I love suspending my attachment to established science for the sake of watching a 17 part series of 2 hour episodes of searching a 10,000 year old lake for a creature that’s been extinct for 65 million years as much as anyone. I also have light sabers tattooed to my chest. It doesn’t mean I believe in Star Wars being real, as painful as it is to say that.
Anthropology is the study of humans. It’s the study of our cultural diversity and developments. Our similarities and differences. It’s the study of our history–hopefully without some of the drawbacks of nationalism that History is criticized for.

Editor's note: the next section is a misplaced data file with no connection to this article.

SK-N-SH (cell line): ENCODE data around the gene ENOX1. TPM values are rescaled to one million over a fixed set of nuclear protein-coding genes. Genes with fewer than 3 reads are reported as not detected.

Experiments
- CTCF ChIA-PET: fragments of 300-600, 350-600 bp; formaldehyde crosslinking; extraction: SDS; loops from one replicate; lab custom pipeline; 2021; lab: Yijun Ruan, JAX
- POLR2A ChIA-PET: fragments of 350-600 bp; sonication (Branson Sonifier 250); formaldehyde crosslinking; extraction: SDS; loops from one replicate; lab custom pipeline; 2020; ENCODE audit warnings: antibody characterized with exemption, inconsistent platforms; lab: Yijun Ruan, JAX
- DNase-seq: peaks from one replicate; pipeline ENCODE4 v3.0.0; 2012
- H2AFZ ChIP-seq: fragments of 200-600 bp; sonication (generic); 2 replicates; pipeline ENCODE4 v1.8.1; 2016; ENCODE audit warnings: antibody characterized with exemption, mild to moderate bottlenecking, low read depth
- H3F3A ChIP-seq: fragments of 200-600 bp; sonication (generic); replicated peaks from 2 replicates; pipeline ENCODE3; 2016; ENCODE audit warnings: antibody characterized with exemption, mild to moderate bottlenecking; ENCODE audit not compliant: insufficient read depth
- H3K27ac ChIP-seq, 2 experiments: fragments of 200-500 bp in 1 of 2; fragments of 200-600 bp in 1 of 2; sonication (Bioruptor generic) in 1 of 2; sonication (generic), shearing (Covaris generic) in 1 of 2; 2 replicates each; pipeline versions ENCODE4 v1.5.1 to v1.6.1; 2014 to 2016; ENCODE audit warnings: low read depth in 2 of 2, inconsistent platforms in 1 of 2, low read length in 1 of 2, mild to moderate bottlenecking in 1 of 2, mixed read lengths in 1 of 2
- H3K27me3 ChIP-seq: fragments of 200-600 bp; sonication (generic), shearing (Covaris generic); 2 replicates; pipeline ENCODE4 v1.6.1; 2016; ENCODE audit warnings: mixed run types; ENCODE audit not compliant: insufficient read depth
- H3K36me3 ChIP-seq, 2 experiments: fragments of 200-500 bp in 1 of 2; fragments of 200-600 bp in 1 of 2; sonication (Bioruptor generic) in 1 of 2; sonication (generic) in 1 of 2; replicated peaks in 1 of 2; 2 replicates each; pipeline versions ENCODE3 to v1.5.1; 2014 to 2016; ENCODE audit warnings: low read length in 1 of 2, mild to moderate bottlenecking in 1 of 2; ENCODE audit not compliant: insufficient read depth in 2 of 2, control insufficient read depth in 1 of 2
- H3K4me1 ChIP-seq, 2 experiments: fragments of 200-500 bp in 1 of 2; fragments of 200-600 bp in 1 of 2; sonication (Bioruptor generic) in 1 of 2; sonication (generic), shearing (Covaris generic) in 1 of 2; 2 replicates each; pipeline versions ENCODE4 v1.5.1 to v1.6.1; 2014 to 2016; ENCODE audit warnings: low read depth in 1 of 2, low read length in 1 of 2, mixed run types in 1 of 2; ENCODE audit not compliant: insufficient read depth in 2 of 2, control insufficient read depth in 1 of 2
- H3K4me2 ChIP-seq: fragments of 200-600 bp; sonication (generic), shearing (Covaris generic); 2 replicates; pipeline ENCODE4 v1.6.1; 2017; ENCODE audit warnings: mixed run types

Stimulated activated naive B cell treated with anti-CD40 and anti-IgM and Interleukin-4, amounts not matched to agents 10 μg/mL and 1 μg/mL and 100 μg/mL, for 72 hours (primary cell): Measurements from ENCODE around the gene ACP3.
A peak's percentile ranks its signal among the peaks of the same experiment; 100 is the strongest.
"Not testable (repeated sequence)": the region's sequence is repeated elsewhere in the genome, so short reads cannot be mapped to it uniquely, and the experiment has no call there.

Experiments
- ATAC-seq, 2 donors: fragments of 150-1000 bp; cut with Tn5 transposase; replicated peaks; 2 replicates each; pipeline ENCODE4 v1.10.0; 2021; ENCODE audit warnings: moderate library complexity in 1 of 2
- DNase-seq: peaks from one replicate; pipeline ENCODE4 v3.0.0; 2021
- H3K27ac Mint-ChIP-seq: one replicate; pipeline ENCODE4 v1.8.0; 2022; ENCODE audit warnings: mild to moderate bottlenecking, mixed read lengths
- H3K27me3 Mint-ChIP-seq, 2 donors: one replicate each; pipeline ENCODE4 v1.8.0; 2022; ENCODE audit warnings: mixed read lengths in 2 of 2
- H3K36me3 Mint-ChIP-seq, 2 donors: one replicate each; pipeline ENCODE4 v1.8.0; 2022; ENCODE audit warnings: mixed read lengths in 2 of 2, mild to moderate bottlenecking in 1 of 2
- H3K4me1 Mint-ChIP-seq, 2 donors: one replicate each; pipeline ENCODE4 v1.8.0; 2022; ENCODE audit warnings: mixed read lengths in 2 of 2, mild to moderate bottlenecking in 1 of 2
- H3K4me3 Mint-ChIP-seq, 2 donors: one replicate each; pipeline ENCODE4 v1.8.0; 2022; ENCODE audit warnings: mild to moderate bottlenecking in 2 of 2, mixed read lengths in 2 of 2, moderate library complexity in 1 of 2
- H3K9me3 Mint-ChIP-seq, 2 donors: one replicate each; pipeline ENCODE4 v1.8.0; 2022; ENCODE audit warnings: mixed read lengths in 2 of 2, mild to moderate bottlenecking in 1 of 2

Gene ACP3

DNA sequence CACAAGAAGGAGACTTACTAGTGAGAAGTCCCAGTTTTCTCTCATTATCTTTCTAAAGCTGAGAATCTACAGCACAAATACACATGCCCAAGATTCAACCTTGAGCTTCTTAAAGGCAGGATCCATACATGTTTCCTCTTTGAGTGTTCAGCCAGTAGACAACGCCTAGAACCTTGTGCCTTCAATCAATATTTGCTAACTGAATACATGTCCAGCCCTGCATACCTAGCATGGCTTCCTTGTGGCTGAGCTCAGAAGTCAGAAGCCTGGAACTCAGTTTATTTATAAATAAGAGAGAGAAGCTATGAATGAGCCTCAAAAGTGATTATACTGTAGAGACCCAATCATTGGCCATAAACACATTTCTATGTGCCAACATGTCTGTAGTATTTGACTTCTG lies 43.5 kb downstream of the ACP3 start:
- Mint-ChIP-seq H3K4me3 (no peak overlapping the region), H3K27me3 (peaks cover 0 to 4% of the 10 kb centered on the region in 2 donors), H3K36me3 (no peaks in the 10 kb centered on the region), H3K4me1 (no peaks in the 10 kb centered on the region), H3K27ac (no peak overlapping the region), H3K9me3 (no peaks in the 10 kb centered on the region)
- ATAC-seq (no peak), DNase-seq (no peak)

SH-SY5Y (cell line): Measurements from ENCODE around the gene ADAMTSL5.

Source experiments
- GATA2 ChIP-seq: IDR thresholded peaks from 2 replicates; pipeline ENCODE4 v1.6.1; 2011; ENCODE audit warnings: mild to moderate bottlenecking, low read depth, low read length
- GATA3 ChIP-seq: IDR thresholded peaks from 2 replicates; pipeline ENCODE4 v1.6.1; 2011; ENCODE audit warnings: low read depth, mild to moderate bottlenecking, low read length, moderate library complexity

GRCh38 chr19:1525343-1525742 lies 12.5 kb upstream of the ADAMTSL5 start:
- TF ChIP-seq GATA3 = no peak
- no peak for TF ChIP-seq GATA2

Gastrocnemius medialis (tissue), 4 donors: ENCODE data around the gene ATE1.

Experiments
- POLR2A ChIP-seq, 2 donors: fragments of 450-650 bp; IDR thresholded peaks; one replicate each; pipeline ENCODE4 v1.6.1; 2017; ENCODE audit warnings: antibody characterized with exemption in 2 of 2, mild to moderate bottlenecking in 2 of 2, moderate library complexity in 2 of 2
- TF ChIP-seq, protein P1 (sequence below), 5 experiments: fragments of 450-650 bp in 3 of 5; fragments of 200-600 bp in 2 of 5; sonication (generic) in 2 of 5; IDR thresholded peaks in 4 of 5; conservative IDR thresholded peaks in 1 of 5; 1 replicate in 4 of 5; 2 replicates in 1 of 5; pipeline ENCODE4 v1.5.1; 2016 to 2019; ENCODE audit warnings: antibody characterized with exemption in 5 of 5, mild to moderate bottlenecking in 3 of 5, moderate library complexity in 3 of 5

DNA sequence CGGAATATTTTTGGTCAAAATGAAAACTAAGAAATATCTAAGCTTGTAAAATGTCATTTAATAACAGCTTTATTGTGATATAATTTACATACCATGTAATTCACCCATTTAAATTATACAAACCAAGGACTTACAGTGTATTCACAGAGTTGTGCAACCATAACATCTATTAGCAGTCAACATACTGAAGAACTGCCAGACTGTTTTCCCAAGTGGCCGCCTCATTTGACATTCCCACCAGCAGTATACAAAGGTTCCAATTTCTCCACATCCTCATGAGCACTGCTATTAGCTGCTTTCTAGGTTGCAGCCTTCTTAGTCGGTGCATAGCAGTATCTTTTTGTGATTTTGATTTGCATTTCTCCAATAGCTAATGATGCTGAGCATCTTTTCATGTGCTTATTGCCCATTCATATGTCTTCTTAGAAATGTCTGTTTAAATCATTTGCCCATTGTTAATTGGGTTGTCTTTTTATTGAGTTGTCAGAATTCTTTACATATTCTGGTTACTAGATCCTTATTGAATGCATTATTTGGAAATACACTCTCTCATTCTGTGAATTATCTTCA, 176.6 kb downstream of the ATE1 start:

It’s the study of our shared heritage. And that includes or place in the Animal Kingdom.
So in order to understand the biological aspects of the field of anthropology, we need to have a basic understanding of evolution.
Neanderthals are the original “missing link.” That hypothesized link in the chain that connects us to our ever-more-apelike ancestors. Neanderthals have long been assumed to be “less than” human. In anthropological circles, even in lower level anthropology courses, that assumption has been under debate.
I had heard of Eva Kor a few years earlier in her documentary entitled, “Forgiving Dr. Mengele,” which, if you’re aware of who Dr. Mengele was, is a pretty audacious title. Dr. Mengele was the infamous Nazi doctor of Auschwitz concentration/death camp during the Holocaust. His name rose to prominence because of the grotesque experiments he would perform on the prisoners at the camp. His favorite subject was twins. He is also known as the Angel of Death.